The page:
Peter Krivinskas, the Manchester solicitor representing Mr Nadir, plans to argue in the High Court in March that his client would not receive a fair hearing in this country because of adverse pre-trial publicity.
He is also preparing abuse-of-process papers alleging the improper disclosure of defence documents, in an attempt to win a stay of proceedings against Mr Nadir.
"He would love to come back once we have a stay of criminal proceedings," said Mr Krivinskas, who says he is in daily contact with his client. "He still loves England."
The prospect, however remote, of Mr Nadir coming back to the UK without facing prosecution over the pounds 2bn collapse of his fruit-to-electronics empire is bound to embarrass the Serious Fraud Office following a series of high-profile failures to secure convictions in fraud cases.
His return would also be politically awkward for the Conservative Party in the run-up to the next general election. He was a generous donor to Tory funds and enjoyed considerable support from a group of more than 100 MPs. The most prominent of these was Michael Mates, who was forced to resign as Northern Ireland minister in 1993 over his business links with Mr Nadir.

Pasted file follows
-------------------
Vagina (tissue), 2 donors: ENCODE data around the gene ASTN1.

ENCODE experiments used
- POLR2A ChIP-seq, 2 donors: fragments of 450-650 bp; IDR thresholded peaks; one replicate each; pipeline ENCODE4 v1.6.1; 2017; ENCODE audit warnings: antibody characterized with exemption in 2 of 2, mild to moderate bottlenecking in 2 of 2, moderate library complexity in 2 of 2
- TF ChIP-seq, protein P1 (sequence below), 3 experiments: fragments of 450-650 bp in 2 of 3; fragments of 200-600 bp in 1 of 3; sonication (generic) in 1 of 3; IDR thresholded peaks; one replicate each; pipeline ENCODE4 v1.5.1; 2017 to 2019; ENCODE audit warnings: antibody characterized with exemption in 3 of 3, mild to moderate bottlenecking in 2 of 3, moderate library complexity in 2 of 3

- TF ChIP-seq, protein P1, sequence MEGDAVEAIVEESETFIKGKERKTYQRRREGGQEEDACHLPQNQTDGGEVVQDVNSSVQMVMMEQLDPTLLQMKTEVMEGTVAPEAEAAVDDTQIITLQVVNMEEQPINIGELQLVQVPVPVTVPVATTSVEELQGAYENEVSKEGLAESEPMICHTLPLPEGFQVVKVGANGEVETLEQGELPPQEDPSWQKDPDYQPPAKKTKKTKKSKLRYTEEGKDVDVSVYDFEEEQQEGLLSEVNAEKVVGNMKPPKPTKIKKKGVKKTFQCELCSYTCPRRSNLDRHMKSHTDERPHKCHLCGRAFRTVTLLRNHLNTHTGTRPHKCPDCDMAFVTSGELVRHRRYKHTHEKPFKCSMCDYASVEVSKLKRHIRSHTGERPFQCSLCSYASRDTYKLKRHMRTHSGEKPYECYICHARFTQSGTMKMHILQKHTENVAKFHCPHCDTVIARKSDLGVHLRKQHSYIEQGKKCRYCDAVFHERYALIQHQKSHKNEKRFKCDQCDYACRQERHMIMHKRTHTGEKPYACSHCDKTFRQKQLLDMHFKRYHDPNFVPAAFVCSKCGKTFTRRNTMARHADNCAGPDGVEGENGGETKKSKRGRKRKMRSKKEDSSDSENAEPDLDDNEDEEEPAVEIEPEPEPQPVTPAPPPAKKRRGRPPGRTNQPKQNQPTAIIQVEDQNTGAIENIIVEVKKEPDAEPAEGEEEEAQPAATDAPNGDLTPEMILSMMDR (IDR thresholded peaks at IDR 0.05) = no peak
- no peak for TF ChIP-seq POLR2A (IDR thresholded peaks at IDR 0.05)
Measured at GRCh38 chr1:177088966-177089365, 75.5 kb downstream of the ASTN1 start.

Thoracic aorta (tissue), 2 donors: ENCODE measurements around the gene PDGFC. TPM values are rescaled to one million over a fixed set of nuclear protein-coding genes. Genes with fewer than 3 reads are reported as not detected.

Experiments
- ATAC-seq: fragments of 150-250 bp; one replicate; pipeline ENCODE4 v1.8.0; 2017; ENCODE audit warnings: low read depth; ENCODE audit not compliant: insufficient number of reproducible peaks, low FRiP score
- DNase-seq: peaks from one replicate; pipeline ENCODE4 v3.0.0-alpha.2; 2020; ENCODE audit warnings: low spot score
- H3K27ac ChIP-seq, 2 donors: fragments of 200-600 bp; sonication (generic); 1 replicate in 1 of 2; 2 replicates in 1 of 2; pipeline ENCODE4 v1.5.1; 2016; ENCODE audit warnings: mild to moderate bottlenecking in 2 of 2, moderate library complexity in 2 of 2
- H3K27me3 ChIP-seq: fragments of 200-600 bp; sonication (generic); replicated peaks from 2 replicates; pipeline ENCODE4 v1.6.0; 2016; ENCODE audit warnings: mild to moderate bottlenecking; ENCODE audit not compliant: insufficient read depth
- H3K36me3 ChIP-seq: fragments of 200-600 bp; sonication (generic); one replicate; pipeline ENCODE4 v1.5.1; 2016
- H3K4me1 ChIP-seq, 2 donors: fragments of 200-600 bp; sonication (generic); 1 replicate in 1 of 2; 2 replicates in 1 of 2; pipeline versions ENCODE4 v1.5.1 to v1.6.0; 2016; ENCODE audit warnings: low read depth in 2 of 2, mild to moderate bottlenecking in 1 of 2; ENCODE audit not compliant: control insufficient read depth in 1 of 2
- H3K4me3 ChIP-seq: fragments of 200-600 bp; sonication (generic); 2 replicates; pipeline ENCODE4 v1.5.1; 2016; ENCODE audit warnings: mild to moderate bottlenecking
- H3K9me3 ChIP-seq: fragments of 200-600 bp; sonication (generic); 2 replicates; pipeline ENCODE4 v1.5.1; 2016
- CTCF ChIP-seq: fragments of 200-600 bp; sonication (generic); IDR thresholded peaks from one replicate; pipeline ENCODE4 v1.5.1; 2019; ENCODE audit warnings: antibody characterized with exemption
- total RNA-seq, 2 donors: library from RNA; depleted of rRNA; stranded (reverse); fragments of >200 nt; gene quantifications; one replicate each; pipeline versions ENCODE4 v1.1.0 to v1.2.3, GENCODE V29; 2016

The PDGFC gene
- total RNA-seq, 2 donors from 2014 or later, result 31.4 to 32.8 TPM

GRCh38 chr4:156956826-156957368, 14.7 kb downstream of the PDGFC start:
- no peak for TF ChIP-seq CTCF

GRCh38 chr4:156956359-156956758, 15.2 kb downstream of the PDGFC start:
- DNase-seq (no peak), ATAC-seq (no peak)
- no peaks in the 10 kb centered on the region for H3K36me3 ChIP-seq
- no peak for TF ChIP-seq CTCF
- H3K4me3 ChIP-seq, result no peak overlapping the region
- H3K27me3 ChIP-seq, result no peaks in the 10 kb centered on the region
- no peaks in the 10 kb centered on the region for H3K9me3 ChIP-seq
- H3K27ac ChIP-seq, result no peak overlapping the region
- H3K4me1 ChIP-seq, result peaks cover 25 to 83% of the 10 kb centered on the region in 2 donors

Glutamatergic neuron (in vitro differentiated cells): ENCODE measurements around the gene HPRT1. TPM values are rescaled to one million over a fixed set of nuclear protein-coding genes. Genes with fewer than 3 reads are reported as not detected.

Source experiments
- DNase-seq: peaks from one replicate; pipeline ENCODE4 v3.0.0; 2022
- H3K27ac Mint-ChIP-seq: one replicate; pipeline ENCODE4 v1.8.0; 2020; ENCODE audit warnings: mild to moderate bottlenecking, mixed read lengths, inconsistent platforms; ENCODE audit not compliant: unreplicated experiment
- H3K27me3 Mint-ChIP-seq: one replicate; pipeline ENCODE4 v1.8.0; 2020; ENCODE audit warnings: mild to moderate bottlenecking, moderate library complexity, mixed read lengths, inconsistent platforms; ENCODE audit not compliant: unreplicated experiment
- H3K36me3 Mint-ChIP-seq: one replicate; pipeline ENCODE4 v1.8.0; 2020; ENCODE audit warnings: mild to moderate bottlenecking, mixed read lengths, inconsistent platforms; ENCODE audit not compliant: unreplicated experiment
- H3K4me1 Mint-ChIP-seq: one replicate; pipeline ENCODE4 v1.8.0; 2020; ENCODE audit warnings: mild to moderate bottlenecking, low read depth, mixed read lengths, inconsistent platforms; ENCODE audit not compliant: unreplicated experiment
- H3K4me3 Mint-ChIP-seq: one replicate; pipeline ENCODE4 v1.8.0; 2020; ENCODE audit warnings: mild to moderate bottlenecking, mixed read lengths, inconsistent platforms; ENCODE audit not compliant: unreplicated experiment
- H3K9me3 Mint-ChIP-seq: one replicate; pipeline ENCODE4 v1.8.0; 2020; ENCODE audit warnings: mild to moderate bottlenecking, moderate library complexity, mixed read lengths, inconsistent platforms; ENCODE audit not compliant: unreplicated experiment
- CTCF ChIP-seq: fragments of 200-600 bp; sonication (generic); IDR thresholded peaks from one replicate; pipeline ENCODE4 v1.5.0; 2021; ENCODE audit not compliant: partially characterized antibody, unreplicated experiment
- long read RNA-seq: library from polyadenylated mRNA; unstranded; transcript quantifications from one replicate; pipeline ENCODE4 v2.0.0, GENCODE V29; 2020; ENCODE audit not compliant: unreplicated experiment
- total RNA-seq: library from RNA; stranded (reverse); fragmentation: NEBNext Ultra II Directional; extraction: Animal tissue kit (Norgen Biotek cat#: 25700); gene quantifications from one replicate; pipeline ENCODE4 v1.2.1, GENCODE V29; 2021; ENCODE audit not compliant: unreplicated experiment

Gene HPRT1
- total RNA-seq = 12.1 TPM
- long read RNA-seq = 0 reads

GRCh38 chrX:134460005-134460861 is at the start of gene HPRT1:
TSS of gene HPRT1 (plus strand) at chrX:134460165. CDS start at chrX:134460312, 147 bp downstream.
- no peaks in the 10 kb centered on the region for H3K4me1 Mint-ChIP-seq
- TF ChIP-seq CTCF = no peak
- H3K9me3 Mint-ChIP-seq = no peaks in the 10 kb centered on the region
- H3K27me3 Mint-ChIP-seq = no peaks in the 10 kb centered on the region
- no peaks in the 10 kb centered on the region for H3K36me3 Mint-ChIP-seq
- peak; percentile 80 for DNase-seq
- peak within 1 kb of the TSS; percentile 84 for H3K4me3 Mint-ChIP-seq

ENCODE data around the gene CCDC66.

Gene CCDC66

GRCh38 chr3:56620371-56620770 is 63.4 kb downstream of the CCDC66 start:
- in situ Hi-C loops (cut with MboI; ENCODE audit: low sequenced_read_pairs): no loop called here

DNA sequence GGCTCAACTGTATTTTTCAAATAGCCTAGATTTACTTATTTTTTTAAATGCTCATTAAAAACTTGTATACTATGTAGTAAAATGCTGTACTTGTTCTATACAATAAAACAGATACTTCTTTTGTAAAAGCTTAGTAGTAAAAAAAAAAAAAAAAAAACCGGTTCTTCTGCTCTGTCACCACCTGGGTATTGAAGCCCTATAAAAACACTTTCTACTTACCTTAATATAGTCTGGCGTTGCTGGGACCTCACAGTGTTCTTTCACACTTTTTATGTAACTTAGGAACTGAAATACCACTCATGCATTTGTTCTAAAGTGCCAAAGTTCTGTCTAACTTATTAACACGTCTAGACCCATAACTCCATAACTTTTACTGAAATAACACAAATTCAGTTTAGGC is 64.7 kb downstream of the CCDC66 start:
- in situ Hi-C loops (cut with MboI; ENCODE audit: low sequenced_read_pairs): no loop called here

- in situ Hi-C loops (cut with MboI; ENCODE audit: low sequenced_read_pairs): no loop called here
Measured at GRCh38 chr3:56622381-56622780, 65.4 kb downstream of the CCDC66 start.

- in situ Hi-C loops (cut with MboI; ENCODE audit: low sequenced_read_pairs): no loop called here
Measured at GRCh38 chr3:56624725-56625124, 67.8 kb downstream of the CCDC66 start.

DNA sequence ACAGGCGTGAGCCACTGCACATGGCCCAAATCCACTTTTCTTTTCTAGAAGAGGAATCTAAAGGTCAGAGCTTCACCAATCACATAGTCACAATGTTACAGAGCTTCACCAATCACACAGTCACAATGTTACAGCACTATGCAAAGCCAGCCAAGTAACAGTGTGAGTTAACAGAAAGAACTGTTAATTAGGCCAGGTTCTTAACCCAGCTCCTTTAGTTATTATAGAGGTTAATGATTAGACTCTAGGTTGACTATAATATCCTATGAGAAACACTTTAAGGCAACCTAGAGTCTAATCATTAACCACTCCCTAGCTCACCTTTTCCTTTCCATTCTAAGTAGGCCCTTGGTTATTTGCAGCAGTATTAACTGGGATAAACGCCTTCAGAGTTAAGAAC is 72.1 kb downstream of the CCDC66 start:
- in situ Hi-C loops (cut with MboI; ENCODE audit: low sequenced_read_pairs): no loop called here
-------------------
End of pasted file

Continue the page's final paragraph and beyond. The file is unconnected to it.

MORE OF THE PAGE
Mr Nadir was made personally bankrupt following Polly Peck's collapse in 1990 and the SFO subsequently brought fraud and theft charges against him totalling pounds 30m. In 1993 he fled to the breakaway northern Cyprus, which is not recognised by the international community and has no extradition treaties with the UK.
The tycoon enjoys government support in the self-styled Turkish Republic of Northern Cyprus and lives there quite openly. A warrant is still outstanding in the UK for his arrest.
Mr Krivinskas is set to try for a stay of proceedings against Mr Nadir once the trial of one of the tycoon's close associates at Polly Peck is concluded. Elizabeth Forsyth is due to stand trial on 12 February charged on two counts of handling stolen cash worth nearly pounds 400,000.
Mrs Forsyth, who denies the charges, returned voluntarily to the UK following Mr Nadir's flight in 1993 to provide evidence to the SFO.
In a separate case, a House of Lords ruling is still awaited on whether Mr Nadir actually jumped bail of pounds 3.5m when he fled Britain. Judgment was reserved last month in an appeal concerning pounds 650,000 of bail funds lodged by an associate of Mr Nadir.
If Mr Krivinskas succeeds in getting the charges against Mr Nadir dropped, his client will be free to sue the SFO and others for damages totalling millions of pounds.
The SFO has stressed since Mr Nadir's flight that the charges still stand, and it is ready to hold a trial if or when he returns to the UK.
James O'Donoghue, a spokesman for the Serious Fraud Office, said: "Mr Nadir remains a fugitive from justice. A warrant for his arrest is outstanding and he would face prosecution upon his return."Reuse content